[Figure 1-5] Example of DC drive circuit ―――――――――
the output from a pulse generator is directly fed into both ends of the LED. However, this method is usually insufficient in terms of current capacity. In such cases, the
use of a transistor is recommended, as shown in Figure 1-7.
A 500 Ω CONSTANT VOLTAGE SOURCE
[Figure 1-7] Example of pulse drive circuit ―――――――― +5 V
Figure 1-5 shows the simplest circuit. When a constant current of 20 mA is to flow in this circuit, first set the variable resistor to the maximum resistance position and apply the
5V 2SC4793 0V 10 kΩ
voltage. Then, observing the ammeter, gradually reduce the resistance of the variable resistor until the current reaches KLEDC0009EB
1. Characteristics and use In addition, a high-speed driver is required when driving the
The deterioration factor (β) depends on the element material,
LED in high-speed pulse mode. Figure 1-8 shows a typical
structure and operating conditions, and is usually assumed
circuit using a high-speed driver.
[Figure 1-8] Example of high-speed pulse drive circuit――――
βo: Deterioration constant (inherent to LED) IF : Operating current [A] Ea: Activated energy [eV] k : Boltzmann constant (8.62 × 10-5) [eV/k]
β = βo × IF × exp (-Ea/kTj) ............ (2)
In Equation (2), the deterioration factor β includes IF added to the Arrhenius equation which relates to emitting layer
temperature. As stated, the deterioration is caused by the
dislocation and shift in the crystal. Equation (2) is based on
VB = 0.5 V R1=510 Ω R2=40 Ω (=R3) R3=40 Ω (IF=50 mA) R4=510 Ω R5=510 Ω Tr1, Tr2=2SC1815 or 2SC4308
the assumption that the dislocation and shift result from R3
recombination energy not contributing to emission as well as from the lattice vibration due to temperature.
The emitting layer temperature (Tj) is given by the equation below.
In the circuit shown in Figure 1-8, the LED turns on when the input is at the High level. The forward current IF which flows through the LED can be obtained in “I F = (Vs/2 VB)/R3” [With this circuit, IF = (5/2 - 0.5)/40 = 0.05 A] The
Tj = (Rth × IF × VF) + Ta ............ (3) Rth: Thermal resistance [˚C/W] [V] VF : Forward voltage Ta : Ambient temperature [K]
response speed is determined by the time response of Tr1 and Tr2. It will be about 20 MHz if 2SC1815 is used, and about 100 MHz if 2SC4308 is used.
From the life test data measured under certain conditions, the deterioration factor under other conditions can be figured out using Equations (1), (2) and (3). For example, if we have the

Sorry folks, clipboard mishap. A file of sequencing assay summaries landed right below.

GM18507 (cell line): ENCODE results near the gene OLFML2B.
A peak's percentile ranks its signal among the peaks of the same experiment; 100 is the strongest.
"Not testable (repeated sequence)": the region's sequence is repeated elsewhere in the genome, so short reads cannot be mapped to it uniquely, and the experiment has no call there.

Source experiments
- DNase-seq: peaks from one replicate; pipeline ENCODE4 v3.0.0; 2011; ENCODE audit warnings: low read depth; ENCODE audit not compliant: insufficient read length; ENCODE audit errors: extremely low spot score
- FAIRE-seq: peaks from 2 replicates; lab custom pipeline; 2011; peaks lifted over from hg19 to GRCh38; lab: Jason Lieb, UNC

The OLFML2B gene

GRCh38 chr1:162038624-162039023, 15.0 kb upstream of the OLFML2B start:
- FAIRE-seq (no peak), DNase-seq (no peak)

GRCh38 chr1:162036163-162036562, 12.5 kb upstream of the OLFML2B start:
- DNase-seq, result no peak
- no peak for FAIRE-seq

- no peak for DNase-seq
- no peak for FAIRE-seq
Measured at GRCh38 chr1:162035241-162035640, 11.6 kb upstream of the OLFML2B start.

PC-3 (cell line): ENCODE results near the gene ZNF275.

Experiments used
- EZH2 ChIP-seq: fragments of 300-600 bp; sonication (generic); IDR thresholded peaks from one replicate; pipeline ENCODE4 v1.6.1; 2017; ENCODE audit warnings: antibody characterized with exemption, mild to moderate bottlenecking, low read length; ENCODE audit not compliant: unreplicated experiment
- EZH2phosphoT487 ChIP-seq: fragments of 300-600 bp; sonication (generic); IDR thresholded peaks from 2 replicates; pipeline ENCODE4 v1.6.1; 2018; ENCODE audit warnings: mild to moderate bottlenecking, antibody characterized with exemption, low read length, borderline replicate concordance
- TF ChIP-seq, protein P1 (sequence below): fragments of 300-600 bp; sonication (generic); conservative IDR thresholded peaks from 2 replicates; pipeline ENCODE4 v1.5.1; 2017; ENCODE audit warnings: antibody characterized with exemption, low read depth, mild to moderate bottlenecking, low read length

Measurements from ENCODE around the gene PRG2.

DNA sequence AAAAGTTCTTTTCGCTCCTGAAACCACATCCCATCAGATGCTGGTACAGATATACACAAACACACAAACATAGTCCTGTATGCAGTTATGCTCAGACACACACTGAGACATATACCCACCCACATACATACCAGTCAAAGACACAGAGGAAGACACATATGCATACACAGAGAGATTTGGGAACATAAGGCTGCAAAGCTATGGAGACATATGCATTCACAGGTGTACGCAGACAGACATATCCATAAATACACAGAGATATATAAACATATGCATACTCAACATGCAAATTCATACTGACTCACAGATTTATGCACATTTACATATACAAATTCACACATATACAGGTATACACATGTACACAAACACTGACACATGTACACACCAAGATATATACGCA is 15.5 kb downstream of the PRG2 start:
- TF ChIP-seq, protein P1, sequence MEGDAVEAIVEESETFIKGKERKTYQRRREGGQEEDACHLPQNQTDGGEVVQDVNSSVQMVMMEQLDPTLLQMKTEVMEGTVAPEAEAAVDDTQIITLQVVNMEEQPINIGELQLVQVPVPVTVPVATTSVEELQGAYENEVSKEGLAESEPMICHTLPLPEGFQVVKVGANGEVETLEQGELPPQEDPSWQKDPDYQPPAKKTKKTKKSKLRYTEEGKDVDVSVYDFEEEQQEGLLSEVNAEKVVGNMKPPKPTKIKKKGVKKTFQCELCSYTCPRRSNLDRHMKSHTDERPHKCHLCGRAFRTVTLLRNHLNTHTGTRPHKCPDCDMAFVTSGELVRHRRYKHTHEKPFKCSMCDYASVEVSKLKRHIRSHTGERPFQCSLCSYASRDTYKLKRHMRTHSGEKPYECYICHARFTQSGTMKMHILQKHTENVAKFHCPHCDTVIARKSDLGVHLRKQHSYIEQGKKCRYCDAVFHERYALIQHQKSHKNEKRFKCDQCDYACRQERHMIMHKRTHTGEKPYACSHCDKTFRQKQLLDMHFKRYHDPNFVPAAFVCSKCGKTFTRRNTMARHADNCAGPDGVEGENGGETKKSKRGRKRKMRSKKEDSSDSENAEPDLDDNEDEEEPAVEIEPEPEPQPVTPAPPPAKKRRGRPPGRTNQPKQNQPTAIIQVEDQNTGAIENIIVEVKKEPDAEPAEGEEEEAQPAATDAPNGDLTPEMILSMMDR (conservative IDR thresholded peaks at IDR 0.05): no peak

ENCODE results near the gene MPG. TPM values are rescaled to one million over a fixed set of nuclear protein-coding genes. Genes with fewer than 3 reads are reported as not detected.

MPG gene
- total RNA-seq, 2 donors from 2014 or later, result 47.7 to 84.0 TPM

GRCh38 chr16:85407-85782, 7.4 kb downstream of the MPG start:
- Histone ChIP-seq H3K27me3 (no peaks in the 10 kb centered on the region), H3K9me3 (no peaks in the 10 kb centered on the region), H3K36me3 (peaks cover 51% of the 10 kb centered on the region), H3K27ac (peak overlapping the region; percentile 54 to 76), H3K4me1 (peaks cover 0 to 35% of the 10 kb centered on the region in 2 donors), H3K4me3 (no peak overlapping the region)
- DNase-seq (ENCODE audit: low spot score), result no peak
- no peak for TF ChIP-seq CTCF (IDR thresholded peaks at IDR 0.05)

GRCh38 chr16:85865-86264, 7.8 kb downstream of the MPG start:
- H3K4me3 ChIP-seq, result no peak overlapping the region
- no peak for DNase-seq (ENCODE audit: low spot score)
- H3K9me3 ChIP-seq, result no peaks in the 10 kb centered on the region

1-4 Performance deterioration When an LED is used for long periods of time, performance deterioration may take place. Common deterioration phenomena include a decrease in the output power and variations of the forward voltage. It is thought that these deteriorations result from the crystal dislocation and shift caused by heat generation in the emission area. These can be observed as a dark line or dark spot in the emission pattern. Deterioration may possibly occur from an external stress. If the LED is driven with stress applied to the LED chip, its performance may unduly deteriorate. This stress may also issue from mechanical distortion on the package. Sufficient care must be exercised when mounting the LED.
life test data measured at DC 50 mA for up to 3000 hours, β can be obtained using Equation (1). With this β and Equation (1), the extent of deterioration after 3000-hour operation under the same conditions can be estimated. In contrast, to calculate the life data of the same LED operated under different conditions, βo should be obtained by substituting both Tj obtained from Equation (3) and β obtained previously for Equation (2). Then substituting the test conditions for Equation (2) gives the deterioration factor β. The activated energy Ea usually used is 0.5 to 0.8 eV and the thermal resistance ranges from 300 to 350 ˚C/W for a TO-18 (TO-46) package. The calculation results from equations (1), (2) and (3) should be used for reference only. Equation (2) takes only the deterioration by heat into account and does not give any consideration to stress deterioration and breaking mode that may occur if the specified rating is exceeded. Equation (2) is